After 16 days in the hospital, Henry and I returned back home. I remained diligent on being involved in the doctor’s rounds each morning which was often attended by a registrar or two (similar to what we would call a resident un the US health system), the head nurse, his assigned nurse and a consultant (doctor) or two. I had heard enough misinformation regarding Henry’s progress in a few of these daily bedside discussions, that I took it upon myself to be ready to take notes and stand up and interject if need be. (I’m sure they LOVED this assertive American 🤭.) If there is one thing I’ve read about managing your healthcare in the UK as opposed to the US, it’s that you have to advocate for yourself. You cannot leave it up to healthcare workers to advocate for you. You have to be comfortable to ask questions and do your own research. Matt and I are so grateful to have family with a healthcare background so we could ask the right questions and know when and what to look out for discrepancies in these meetings. It is not to say these professionals are lacking in their knowledge, and education. The issue we have come across in most instances, is the miscommunication between them regarding the patients status and history. While it was neat to have so many people that were a part of his care team be from so many different countries and backgrounds, the reality is that english is the second language for a lot of them, and on top of that, different dialects can be difficult to understand. It’s easy to see how information can be misconstrued from one shift change to the next. There were enough instances of details missed or wrong that made me think, “what else did they/will they miss?”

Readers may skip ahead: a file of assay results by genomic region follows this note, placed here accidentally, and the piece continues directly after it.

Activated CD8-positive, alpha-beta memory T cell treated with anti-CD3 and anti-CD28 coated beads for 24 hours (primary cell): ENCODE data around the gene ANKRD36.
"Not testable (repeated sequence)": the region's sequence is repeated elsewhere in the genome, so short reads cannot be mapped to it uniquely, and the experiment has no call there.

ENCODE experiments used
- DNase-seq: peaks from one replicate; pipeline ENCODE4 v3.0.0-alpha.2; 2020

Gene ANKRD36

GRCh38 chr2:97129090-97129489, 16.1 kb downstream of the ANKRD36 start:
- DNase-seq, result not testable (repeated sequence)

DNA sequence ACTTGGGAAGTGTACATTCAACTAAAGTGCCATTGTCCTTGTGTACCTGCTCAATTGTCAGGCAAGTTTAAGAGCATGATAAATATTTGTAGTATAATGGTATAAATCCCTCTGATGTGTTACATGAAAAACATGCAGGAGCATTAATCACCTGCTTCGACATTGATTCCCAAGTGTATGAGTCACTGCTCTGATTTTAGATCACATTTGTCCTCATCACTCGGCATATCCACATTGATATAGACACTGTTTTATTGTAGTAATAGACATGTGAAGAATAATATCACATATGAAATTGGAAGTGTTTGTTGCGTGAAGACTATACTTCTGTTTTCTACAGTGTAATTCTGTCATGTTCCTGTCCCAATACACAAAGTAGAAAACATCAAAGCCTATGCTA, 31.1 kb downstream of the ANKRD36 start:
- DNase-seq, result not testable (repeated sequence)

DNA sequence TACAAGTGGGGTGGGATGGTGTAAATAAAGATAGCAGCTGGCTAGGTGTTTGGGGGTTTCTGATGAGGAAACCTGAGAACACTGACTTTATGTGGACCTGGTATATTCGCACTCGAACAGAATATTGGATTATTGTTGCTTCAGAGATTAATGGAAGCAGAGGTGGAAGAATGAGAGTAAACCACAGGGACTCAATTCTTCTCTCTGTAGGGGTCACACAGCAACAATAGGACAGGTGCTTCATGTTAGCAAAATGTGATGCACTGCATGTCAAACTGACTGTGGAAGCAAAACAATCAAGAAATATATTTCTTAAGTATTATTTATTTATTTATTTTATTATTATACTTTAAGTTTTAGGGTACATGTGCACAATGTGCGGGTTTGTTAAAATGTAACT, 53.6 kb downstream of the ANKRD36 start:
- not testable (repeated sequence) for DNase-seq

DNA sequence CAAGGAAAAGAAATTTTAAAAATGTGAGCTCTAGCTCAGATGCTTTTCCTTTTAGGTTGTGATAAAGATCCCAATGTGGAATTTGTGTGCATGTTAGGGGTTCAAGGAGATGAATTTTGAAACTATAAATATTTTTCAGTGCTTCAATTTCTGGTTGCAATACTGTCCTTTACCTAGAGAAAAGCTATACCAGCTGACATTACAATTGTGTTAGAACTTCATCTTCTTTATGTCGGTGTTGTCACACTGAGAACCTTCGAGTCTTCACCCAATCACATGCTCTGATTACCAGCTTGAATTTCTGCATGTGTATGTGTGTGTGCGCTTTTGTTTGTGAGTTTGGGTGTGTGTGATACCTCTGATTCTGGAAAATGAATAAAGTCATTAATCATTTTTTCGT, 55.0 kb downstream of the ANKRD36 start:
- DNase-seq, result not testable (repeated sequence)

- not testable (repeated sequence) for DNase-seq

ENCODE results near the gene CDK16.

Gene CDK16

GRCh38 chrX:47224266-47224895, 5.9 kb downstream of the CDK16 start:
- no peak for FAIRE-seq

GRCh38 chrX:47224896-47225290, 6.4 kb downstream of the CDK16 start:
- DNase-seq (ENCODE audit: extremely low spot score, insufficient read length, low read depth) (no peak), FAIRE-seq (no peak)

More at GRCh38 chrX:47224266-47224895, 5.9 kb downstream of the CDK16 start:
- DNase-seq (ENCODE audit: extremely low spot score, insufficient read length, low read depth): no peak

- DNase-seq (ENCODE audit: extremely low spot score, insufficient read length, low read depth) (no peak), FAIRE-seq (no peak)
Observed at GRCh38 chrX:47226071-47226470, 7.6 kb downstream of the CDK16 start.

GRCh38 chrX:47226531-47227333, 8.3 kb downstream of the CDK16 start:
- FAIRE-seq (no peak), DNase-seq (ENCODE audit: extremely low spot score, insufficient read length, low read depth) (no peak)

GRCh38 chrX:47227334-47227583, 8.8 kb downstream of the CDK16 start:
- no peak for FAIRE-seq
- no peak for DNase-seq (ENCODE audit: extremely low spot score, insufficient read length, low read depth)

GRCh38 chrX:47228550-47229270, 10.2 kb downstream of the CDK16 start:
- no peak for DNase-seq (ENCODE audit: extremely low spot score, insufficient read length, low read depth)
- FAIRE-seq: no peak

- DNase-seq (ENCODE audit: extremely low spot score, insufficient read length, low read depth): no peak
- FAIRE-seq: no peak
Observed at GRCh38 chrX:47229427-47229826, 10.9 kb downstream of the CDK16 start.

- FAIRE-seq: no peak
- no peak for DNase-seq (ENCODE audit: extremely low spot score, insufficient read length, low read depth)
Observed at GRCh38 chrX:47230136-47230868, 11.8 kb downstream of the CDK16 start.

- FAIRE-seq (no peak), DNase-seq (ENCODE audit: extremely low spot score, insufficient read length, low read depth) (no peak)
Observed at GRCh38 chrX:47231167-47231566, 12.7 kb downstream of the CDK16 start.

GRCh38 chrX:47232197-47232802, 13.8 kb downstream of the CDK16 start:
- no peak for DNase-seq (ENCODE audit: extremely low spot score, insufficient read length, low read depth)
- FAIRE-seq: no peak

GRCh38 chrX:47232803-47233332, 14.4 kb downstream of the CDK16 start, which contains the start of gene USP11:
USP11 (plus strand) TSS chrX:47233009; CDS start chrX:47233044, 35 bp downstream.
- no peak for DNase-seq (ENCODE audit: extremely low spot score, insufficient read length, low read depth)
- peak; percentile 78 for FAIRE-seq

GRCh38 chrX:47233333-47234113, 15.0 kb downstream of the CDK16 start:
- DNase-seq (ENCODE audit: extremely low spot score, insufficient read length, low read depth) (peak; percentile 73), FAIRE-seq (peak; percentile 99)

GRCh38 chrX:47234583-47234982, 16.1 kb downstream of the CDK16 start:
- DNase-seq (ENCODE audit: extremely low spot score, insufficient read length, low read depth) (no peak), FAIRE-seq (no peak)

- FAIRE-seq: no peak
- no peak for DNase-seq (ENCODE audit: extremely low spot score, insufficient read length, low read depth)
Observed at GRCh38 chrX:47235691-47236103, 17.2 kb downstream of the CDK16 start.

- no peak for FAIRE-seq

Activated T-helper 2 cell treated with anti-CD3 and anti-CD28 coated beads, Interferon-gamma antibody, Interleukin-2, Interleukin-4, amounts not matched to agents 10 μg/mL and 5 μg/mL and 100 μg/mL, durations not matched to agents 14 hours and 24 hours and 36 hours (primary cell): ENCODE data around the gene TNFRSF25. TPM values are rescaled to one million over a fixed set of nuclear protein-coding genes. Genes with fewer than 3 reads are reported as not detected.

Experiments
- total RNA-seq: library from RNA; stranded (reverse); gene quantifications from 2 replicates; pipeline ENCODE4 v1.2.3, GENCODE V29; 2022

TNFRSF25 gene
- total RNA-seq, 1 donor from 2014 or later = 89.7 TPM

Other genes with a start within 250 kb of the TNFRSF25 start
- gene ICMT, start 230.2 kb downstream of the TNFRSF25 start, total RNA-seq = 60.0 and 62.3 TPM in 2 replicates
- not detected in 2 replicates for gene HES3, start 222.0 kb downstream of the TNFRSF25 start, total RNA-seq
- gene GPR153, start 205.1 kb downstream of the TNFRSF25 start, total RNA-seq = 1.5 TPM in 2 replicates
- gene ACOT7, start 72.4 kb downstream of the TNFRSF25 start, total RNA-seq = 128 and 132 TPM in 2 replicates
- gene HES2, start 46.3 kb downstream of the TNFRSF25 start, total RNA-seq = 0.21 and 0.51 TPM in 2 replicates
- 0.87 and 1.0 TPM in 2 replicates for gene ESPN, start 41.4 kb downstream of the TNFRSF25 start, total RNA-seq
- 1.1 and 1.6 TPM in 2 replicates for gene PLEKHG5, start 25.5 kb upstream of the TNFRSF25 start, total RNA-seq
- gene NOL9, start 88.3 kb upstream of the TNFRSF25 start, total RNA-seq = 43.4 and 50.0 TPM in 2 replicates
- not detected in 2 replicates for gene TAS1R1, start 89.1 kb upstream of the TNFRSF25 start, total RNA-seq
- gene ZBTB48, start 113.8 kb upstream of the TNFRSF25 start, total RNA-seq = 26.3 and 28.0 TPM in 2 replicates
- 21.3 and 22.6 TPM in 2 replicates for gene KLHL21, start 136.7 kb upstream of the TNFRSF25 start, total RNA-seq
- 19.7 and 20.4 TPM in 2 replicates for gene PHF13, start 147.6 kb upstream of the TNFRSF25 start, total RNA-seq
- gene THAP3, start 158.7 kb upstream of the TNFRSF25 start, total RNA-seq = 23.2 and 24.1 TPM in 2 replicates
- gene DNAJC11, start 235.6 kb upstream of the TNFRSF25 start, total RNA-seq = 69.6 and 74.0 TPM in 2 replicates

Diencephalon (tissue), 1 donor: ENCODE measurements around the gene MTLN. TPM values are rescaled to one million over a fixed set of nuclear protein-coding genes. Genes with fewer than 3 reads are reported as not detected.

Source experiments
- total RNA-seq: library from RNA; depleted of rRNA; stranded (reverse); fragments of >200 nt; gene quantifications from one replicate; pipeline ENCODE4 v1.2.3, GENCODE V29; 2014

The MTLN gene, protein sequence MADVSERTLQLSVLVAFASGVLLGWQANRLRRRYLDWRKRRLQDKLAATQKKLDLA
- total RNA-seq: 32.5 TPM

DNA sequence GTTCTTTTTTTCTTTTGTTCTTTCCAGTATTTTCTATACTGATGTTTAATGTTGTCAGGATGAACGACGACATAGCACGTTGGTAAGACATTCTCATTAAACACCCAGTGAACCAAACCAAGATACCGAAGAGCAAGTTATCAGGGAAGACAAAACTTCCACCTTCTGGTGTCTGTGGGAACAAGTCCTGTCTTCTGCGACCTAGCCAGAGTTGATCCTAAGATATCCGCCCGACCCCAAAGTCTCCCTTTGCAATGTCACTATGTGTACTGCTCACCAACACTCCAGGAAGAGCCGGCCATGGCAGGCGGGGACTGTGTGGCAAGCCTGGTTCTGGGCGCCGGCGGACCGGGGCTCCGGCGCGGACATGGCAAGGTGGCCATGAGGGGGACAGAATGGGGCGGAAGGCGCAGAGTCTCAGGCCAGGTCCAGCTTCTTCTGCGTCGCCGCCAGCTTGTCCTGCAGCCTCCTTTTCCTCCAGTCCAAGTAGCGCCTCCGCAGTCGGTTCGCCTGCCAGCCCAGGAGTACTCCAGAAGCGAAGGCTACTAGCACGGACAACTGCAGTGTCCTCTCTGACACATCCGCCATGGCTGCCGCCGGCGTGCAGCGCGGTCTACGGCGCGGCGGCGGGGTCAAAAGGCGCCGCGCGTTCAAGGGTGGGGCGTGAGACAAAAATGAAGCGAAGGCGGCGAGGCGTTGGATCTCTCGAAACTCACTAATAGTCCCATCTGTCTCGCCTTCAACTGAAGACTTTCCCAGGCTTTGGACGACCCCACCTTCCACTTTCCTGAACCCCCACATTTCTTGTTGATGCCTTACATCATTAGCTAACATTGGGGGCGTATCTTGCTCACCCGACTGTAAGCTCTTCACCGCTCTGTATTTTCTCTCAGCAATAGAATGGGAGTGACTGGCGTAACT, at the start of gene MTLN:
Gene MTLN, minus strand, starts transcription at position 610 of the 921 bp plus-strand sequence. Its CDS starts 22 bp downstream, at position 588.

After my last update, Henry had blood work done each day to make sure the inflammatory markers were trending back down to normal. They didn’t know what was causing this marker to come back high, but the important thing was that it was trending down. His cardiologist spoke with me and said based on how high a couple of those numbers were, he thought Henry would probably still be there the following week until he fully recovered from whatever was causing that inflammatory marker to spike. He also commented that they would prefer to get him discharged as soon as he’s better, because of all the virus’s, germs, illness etc, that was floating around the hospital that puts a patient at risk. The next morning, Thursday, during the doctors rounds, they said his numbers/markers in the most recent blood test were almost back down to normal. The cardiologist was not present during rounds. I asked the registrar reporting his status update, “Thats great. So lets talk about when he can be discharged.” The registrar leading the rounds said “his cardiologist wants him to stay next week.” Nope. Wrong. Thats not what he said. I told her I believe she misunderstood, and that while he “thought,” Henry would be there the following week still, that did not mean he “wanted,” him to be there. I requested she review that statement with him. The rounds ended, and not more than 15 minutes later, the cardiologist appeared, not knowing the rounds had just come through. I tattled, and told him what the doctor’s said about him wanting to keep Henry another week. He left immediately to go set the plan straight. We were discharged that evening and home by dinnertime with our family. If there has one thing motherhood has given me, it is the confidence to challenge and speak up for what you know is right when it comes to your child, even if it makes you out to be the obnoxious American 🙋🏼♀️.